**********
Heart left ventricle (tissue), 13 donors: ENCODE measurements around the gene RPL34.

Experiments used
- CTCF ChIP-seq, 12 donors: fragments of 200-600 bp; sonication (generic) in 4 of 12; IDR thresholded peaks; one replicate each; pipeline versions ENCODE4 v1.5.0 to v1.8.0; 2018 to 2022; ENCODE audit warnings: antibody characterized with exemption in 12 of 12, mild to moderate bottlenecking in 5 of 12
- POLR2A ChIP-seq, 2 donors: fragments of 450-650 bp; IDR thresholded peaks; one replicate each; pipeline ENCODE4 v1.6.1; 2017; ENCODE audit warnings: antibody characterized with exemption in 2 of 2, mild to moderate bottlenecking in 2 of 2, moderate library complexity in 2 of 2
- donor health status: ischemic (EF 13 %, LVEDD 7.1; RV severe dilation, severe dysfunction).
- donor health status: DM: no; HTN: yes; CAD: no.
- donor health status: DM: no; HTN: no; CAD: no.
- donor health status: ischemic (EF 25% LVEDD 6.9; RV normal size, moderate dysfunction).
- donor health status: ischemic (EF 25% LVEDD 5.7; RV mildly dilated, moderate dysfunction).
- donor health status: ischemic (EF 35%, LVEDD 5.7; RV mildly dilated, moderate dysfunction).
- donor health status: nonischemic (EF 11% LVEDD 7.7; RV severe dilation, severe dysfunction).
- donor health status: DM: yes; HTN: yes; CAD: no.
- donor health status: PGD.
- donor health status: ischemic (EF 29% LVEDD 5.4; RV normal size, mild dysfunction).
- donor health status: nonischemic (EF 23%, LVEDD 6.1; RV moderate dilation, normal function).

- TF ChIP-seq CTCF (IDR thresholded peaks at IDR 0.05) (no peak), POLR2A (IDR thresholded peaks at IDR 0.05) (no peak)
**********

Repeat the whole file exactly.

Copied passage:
Heart left ventricle (tissue), 13 donors: ENCODE measurements around the gene RPL34.

Experiments used
- CTCF ChIP-seq, 12 donors: fragments of 200-600 bp; sonication (generic) in 4 of 12; IDR thresholded peaks; one replicate each; pipeline versions ENCODE4 v1.5.0 to v1.8.0; 2018 to 2022; ENCODE audit warnings: antibody characterized with exemption in 12 of 12, mild to moderate bottlenecking in 5 of 12
- POLR2A ChIP-seq, 2 donors: fragments of 450-650 bp; IDR thresholded peaks; one replicate each; pipeline ENCODE4 v1.6.1; 2017; ENCODE audit warnings: antibody characterized with exemption in 2 of 2, mild to moderate bottlenecking in 2 of 2, moderate library complexity in 2 of 2
- donor health status: ischemic (EF 13 %, LVEDD 7.1; RV severe dilation, severe dysfunction).
- donor health status: DM: no; HTN: yes; CAD: no.
- donor health status: DM: no; HTN: no; CAD: no.
- donor health status: ischemic (EF 25% LVEDD 6.9; RV normal size, moderate dysfunction).
- donor health status: ischemic (EF 25% LVEDD 5.7; RV mildly dilated, moderate dysfunction).
- donor health status: ischemic (EF 35%, LVEDD 5.7; RV mildly dilated, moderate dysfunction).
- donor health status: nonischemic (EF 11% LVEDD 7.7; RV severe dilation, severe dysfunction).
- donor health status: DM: yes; HTN: yes; CAD: no.
- donor health status: PGD.
- donor health status: ischemic (EF 29% LVEDD 5.4; RV normal size, mild dysfunction).
- donor health status: nonischemic (EF 23%, LVEDD 6.1; RV moderate dilation, normal function).

- TF ChIP-seq CTCF (IDR thresholded peaks at IDR 0.05) (no peak), POLR2A (IDR thresholded peaks at IDR 0.05) (no peak)